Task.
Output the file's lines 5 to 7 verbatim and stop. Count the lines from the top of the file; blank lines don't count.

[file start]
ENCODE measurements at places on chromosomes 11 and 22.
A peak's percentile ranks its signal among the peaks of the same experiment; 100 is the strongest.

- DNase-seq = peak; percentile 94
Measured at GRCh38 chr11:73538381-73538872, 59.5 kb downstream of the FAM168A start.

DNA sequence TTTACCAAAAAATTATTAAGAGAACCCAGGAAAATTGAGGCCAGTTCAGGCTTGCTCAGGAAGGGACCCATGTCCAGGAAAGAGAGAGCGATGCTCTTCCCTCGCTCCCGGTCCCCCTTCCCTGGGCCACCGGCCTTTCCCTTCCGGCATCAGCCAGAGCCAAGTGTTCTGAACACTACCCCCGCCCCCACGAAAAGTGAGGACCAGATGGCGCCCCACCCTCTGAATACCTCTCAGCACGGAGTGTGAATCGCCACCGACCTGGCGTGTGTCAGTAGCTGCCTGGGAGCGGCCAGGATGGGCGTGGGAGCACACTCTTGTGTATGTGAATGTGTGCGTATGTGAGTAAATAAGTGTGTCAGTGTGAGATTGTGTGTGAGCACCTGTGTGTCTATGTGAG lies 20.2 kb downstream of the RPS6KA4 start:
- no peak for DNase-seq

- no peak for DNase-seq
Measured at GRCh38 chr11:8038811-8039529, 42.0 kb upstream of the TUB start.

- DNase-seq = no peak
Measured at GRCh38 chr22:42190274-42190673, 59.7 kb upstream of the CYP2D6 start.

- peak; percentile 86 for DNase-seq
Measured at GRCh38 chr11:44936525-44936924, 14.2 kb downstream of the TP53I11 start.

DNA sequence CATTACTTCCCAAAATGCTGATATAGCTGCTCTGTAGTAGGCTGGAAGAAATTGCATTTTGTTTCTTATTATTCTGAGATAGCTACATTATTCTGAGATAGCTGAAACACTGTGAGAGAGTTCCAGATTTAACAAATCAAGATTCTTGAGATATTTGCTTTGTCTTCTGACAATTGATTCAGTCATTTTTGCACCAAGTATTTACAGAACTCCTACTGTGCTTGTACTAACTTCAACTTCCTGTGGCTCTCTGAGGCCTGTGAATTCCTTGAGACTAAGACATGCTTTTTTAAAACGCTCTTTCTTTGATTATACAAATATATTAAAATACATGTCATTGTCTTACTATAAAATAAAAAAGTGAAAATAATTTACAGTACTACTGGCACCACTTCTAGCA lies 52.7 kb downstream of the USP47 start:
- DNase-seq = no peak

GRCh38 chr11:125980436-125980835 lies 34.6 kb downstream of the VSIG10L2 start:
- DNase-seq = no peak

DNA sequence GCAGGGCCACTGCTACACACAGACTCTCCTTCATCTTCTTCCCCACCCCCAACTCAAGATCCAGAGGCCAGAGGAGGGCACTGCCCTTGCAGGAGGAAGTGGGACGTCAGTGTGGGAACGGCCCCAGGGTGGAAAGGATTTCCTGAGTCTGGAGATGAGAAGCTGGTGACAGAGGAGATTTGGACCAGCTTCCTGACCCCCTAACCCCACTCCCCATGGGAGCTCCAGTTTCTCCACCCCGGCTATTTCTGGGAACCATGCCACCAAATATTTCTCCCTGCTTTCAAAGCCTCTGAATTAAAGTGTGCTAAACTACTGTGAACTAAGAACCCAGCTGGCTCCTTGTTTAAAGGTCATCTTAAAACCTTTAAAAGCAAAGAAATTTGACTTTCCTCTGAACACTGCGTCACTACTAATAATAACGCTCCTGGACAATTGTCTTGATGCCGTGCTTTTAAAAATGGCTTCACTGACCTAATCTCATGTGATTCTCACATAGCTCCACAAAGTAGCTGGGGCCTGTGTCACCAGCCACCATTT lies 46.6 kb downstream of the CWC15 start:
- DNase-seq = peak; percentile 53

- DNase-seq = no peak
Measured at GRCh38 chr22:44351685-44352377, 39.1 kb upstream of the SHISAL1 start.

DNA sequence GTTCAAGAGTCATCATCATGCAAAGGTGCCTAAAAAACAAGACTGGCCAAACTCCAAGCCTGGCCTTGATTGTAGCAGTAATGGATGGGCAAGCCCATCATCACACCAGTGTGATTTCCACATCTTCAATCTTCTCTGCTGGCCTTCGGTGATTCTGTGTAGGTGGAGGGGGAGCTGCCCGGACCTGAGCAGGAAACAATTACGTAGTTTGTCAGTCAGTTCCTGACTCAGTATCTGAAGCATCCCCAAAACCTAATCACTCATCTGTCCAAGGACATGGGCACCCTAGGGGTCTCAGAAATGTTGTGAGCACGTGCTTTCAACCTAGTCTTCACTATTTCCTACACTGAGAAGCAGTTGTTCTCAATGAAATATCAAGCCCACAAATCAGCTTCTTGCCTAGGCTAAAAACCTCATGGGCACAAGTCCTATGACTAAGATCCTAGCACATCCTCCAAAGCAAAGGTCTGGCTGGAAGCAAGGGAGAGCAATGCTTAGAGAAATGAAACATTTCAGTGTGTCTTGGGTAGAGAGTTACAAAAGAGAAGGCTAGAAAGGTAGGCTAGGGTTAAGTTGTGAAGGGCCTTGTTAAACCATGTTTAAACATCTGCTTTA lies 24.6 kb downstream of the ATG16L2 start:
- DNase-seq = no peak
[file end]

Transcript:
DNA sequence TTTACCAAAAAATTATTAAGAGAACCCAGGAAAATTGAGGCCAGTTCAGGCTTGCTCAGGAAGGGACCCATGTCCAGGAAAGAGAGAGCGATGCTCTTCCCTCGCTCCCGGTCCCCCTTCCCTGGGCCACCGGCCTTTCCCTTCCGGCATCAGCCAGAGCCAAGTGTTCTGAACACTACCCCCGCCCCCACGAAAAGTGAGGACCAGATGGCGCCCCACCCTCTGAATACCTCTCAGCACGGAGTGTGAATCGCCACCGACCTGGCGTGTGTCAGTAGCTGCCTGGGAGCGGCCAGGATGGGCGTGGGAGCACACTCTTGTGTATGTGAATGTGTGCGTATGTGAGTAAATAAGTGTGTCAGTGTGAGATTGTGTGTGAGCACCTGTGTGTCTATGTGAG lies 20.2 kb downstream of the RPS6KA4 start:
- no peak for DNase-seq

- no peak for DNase-seq